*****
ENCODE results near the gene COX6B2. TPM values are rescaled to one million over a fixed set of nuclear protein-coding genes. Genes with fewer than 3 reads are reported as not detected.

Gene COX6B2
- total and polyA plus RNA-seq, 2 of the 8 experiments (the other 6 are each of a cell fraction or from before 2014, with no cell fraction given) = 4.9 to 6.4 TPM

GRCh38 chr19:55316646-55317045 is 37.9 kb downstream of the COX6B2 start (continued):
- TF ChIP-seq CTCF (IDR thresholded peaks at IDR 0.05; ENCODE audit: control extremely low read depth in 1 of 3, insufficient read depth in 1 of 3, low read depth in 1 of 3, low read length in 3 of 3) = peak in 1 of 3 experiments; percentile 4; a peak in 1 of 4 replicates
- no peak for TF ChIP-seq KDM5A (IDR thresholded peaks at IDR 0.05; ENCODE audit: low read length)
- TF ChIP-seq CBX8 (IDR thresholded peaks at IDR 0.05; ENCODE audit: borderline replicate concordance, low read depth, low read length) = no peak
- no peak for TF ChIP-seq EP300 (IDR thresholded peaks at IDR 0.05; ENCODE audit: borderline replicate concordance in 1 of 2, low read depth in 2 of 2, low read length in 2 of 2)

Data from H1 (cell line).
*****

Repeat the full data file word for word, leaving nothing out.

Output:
ENCODE results near the gene COX6B2. TPM values are rescaled to one million over a fixed set of nuclear protein-coding genes. Genes with fewer than 3 reads are reported as not detected.

Gene COX6B2
- total and polyA plus RNA-seq, 2 of the 8 experiments (the other 6 are each of a cell fraction or from before 2014, with no cell fraction given) = 4.9 to 6.4 TPM

GRCh38 chr19:55316646-55317045 is 37.9 kb downstream of the COX6B2 start (continued):
- TF ChIP-seq CTCF (IDR thresholded peaks at IDR 0.05; ENCODE audit: control extremely low read depth in 1 of 3, insufficient read depth in 1 of 3, low read depth in 1 of 3, low read length in 3 of 3) = peak in 1 of 3 experiments; percentile 4; a peak in 1 of 4 replicates
- no peak for TF ChIP-seq KDM5A (IDR thresholded peaks at IDR 0.05; ENCODE audit: low read length)
- TF ChIP-seq CBX8 (IDR thresholded peaks at IDR 0.05; ENCODE audit: borderline replicate concordance, low read depth, low read length) = no peak
- no peak for TF ChIP-seq EP300 (IDR thresholded peaks at IDR 0.05; ENCODE audit: borderline replicate concordance in 1 of 2, low read depth in 2 of 2, low read length in 2 of 2)

Data from H1 (cell line).